Let’s face it, if a law-enforcement officer does something bad, reporters will report on it, even if it does not involve the death of a black man. How many of these do we hear about in a year? A handful? Is it even that high? Or is that the number over several years where the stories have stuck with us and the stories told over and over and blown out of proportion? The Ferguson Unrest (as it is referred to in Wikipedia) was in 2014. How about the original “I can’t breathe!” Eric Garner who died while being arrested for selling loosies on the streets of New York City? That was 2011. We seem to be getting one of these major incidents about every three years. Whatever your profession is, can you say that you have one major incident every three years per 650,000 employees? Is your profession’s record that low? Does your profession have so few scandals? Medical doctors don’t. Priests don’t. Teachers don’t. Politicians sure as shootin’ don’t.

Teri has finally dragged the original Smart Girl, Stacy Mott, back into the fold. Stacy explains where she’s been the last six years, and the girls reminisce about the past — including their funny weekend with Andrew Breitbart. They also talk about how tea party rallies compare to today’s rally-riots and how we get past the divide.

Member Post

 

There was a #BLM-inspired riot in Newburgh, NY the other day. A man who shot at police and wounded one was shot and killed by an officer. So as to “allay community concerns” the Newburgh department released stills from bodycam footage, to demonstrate that this was not an “unarmed black man” thing, but it made […]

Join Ricochet!

This is a members-only post on Ricochet's Member Feed. Want to read it? Join Ricochet’s community of conservatives and be part of the conversation. Get your first month free.

Save the Jews, the Christians – Civilization?

 

I caught the tail end of two Wall Street Journal journalists talking about the recent attacks on Jews in New York, and since WSJ is behind a paywall, I cannot find the segment.  But what I heard burned into my memory.  One said that this is a “mirror of what is going on in European cities, and has been for some time.” They stated the Jews are the canary in the coal mine, a cliche that has been echoed over and over to deaf ears. This has religious implications, but they said the “resurgence of antisemitism is a symptom that society as a whole is breaking down,” and concluded with “when that happens on a large scale, people choose camps, and a peaceful, cohesive society erodes and falls apart and all you are left with are warring camps.”

Is that what we are witnessing, in New York and elsewhere, when moral boundaries are removed? I’m not just speaking of the decline in church attendance, in Jews becoming more secular, but in the overall protections and safety nets that we once relied on. When we had boundaries, we relied on law enforcement, respect for property, differences of opinion, lifestyles, and it went both ways, instead of hurling hate speech and condemning one idea over another. We respected boundaries, which also included protecting children from overly sexual content. Law enforcement is now spat upon, doused with water, and shouted at with vulgarity. Wearing a MAGA hat in public can get you tossed out of a restaurant or pummeled, because of political differences. We now have something called gender fluidity.

Petty crimes such as theft, drug possession, and home invasions, are now considered low priority with no consequences. More states are following lockstep, the predicted outcome of legalizing marijuana for recreational purposes. Drugged up, more brazen attacks – we’re witnessing an erosion of civilization, not like a drip, drip that eventually carves out a solid rock over decades, but a powerful wave that erodes swiftly and mercilessly.

New Jersey Sheriff Sues the New Jersey Attorney General

 

We need to see more men like Sheriff Robert Nolan taking action against the injustice of creating sanctuary states. He’s suing the New Jersey AG, who’s defying federal law in order to turn New Jersey into a sanctuary state, and Nolan wants no part of it. So Sheriff Nolan and Cape May County’s Board of Chosen Freeholders are suing in federal court to challenge their AG’s directive, barring Nolan and his officers from cooperating with ICE.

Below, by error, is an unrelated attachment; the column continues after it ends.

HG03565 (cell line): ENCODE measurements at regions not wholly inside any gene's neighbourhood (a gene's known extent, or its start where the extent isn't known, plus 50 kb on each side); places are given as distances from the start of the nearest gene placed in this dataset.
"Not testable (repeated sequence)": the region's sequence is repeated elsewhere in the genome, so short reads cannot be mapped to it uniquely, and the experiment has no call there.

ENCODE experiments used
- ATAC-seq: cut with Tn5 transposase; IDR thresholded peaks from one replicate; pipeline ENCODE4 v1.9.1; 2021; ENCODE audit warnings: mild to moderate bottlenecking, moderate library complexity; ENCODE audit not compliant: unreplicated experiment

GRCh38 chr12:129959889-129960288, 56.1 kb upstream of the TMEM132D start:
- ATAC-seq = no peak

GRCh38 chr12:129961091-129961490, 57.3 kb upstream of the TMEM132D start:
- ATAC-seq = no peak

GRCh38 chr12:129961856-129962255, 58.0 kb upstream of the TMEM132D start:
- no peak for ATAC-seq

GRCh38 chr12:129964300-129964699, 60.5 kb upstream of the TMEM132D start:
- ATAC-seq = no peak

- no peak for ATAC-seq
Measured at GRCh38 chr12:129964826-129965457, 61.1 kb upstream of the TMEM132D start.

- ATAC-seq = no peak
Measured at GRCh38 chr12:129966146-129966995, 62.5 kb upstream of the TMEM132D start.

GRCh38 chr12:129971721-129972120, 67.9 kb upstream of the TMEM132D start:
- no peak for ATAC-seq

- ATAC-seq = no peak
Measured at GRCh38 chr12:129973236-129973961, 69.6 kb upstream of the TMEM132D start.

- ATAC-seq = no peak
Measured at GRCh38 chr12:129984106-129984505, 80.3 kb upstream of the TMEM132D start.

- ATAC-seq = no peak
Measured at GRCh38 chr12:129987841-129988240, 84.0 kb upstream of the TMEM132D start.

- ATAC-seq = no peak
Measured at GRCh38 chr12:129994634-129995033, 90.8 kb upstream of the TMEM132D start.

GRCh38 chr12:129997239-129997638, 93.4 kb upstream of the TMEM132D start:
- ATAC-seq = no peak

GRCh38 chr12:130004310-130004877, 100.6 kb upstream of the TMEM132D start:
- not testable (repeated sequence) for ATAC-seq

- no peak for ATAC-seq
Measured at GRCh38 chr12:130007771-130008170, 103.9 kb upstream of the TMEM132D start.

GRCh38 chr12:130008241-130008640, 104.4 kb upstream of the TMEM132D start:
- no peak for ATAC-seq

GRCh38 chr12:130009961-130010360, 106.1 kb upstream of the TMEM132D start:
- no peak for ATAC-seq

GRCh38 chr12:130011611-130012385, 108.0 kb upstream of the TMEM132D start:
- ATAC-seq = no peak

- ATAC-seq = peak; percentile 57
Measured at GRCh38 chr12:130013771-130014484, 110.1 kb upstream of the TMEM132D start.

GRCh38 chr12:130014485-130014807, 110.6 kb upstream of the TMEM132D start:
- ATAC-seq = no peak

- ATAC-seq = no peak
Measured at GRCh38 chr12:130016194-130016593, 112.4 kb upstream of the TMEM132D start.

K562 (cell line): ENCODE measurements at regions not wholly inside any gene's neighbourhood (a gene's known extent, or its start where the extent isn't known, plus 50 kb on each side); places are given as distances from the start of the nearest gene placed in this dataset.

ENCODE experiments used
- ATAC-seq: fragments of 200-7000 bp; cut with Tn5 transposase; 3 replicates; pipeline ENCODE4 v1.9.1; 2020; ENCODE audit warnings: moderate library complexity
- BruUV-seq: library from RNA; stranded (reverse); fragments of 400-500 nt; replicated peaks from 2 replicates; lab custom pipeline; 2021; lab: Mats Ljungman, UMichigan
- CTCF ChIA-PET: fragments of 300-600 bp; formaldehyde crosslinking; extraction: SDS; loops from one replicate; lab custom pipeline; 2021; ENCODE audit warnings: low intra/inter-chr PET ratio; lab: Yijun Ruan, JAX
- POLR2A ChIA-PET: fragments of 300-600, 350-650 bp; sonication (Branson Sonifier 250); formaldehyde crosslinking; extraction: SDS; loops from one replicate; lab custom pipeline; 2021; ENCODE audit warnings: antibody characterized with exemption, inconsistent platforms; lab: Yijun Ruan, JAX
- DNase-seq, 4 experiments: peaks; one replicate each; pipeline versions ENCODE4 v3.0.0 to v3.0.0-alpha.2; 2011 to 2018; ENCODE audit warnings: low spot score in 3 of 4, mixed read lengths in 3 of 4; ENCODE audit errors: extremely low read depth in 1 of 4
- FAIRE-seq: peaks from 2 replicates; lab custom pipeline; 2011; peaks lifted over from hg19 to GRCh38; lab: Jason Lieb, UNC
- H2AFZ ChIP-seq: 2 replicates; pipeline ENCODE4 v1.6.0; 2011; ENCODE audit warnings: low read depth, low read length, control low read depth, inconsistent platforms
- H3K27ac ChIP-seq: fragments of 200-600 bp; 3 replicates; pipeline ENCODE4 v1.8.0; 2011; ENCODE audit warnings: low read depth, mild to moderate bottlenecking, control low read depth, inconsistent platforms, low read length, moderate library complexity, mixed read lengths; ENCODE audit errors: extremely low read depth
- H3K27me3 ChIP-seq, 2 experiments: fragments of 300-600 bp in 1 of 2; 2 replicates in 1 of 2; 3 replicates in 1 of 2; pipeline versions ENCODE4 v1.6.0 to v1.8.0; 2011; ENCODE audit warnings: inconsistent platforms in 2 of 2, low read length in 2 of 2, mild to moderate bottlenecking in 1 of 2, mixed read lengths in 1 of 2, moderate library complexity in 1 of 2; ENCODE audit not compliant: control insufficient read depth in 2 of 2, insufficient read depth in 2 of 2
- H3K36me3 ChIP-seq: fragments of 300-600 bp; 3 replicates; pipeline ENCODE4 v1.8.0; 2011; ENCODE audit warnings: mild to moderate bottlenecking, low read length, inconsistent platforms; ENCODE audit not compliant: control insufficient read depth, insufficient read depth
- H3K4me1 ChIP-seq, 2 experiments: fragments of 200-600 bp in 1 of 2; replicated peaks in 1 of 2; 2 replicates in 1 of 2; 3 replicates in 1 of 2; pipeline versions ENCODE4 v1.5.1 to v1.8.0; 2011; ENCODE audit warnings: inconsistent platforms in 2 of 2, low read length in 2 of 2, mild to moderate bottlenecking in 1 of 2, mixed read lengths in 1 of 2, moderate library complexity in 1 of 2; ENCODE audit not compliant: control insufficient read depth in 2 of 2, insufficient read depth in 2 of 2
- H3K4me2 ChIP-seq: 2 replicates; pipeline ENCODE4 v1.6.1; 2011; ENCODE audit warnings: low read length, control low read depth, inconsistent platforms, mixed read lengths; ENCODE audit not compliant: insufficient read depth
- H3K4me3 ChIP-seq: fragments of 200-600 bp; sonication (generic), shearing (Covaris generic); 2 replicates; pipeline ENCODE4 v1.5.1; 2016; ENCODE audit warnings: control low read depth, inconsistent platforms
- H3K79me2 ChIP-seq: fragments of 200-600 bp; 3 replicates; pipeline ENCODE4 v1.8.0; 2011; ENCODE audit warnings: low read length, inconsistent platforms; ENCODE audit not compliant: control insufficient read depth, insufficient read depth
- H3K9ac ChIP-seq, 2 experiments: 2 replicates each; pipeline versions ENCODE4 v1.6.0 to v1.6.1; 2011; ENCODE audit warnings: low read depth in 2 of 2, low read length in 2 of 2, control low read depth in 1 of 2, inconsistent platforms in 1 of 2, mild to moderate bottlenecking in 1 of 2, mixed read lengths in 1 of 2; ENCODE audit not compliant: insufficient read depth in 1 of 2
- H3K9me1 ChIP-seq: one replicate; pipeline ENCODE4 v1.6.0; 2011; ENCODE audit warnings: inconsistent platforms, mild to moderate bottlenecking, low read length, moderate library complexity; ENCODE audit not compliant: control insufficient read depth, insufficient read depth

The actions of Attorney General Grewel are blatantly political. He’s using worn-out rhetoric and misleading his constituents. He points out that the law enforcement officers are supposed to enforce state criminal offenses, and the federal government is supposed to handle immigration violations. And his stated concern is insulting to the intelligence of his own officers:

Although state, county, and local law enforcement officers should assist federal immigration authorities when required to do so by law, they should also be mindful that providing assistance above and beyond those requirements threatens to blur the distinctions between state and federal actors and between federal immigration law and state criminal law. It also risks undermining the trust we have built with the public. (italics are mine)

Antifa Is Not the Problem

 

Members of Antifa march in Portland, Oregon, in this August 4, 2018, photo from shutterstock.com

Last week, Republican Congressman Jim Banks responded to the Antifa violence in Portland with the following tweet:

Trumping Middle East Hands: Iran [Updated]

 

Start from the position that the Iranian people are hostages in their own country to a regime based on an idea, perhaps an ideology, concocted in the 1970s and propounded clearly only after Khomeini’s faction had control in the Iranian Revolution of 1979. Consider that there has been popular unrest against the regime. Factor in that the rulers are savvy and ruthless, with an elite military force keeping the regular military and the populace in check, while extending regime influence regionally and globally. The Khomeinists seem to have a strong hand, with some high cards, so how do we set about trumping their hand? Moving towards answers that are feasible takes more than hand-waving and posturing.

The U.S. military has long recognized that it was only one instrument in Uncle Sam’s tool belt, and that military strategy needed to be integrated with plans and actions by the rest of the government. This became called a “whole of government” approach. For many years, military officers, in their advanced schooling, were instructed in consideration of four “instruments of national power:” Diplomacy, Information, Military, and Economy (DIME).

DIME was useful for getting officers with around twenty years of military planning and operations under their belts to think more broadly. However, Uncle Sam actually has a larger set of tools, and uses them. To capture these other tools, DIME became DIMEFIL: